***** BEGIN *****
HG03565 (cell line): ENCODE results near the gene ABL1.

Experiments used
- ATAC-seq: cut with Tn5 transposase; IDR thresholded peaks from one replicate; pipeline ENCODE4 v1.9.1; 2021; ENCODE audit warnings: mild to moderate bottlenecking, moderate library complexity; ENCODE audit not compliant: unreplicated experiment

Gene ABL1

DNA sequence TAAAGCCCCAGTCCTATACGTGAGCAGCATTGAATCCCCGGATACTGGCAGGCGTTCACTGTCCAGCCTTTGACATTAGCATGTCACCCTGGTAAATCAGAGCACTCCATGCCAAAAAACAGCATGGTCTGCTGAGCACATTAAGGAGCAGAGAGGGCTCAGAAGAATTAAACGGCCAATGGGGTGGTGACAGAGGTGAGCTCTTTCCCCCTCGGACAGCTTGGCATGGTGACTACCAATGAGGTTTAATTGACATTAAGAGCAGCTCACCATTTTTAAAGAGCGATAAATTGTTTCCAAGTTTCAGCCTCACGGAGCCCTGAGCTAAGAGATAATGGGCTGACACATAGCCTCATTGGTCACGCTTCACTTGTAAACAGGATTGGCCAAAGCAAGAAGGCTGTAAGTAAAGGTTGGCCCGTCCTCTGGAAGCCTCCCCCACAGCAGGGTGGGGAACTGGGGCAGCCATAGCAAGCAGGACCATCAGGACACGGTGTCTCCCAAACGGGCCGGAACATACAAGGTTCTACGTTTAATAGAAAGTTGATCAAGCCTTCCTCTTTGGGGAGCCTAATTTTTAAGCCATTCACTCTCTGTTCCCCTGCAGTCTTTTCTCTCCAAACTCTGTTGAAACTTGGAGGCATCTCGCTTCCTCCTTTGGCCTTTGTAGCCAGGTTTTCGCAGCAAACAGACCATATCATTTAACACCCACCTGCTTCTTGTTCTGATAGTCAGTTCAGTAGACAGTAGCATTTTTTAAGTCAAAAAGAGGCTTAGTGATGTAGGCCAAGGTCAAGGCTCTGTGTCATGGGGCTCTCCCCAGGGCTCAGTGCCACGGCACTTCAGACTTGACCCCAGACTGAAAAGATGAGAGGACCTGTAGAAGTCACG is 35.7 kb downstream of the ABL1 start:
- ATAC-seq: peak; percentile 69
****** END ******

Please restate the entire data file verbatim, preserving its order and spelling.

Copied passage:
HG03565 (cell line): ENCODE results near the gene ABL1.

Experiments used
- ATAC-seq: cut with Tn5 transposase; IDR thresholded peaks from one replicate; pipeline ENCODE4 v1.9.1; 2021; ENCODE audit warnings: mild to moderate bottlenecking, moderate library complexity; ENCODE audit not compliant: unreplicated experiment

Gene ABL1

DNA sequence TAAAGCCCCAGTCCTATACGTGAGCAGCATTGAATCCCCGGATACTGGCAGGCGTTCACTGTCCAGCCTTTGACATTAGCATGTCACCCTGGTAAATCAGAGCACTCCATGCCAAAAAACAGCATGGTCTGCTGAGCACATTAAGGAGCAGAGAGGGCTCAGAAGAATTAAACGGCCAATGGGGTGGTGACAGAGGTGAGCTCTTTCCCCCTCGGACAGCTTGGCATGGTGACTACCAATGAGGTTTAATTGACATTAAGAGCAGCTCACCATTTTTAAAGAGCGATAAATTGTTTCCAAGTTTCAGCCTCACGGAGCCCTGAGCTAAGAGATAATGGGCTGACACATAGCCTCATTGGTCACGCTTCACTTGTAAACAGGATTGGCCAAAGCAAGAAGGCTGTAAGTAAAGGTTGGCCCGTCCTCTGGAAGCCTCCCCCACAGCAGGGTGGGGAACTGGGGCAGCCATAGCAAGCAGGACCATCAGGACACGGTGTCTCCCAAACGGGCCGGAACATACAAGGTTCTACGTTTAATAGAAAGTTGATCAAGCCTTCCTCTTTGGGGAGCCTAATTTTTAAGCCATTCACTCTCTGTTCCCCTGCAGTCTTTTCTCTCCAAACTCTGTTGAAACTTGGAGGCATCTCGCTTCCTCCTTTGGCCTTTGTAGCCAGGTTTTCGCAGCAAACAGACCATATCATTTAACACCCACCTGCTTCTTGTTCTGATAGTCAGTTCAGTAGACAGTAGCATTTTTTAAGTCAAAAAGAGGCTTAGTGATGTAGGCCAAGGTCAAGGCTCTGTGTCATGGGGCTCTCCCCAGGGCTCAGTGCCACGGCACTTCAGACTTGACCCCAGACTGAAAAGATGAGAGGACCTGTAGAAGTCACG is 35.7 kb downstream of the ABL1 start:
- ATAC-seq: peak; percentile 69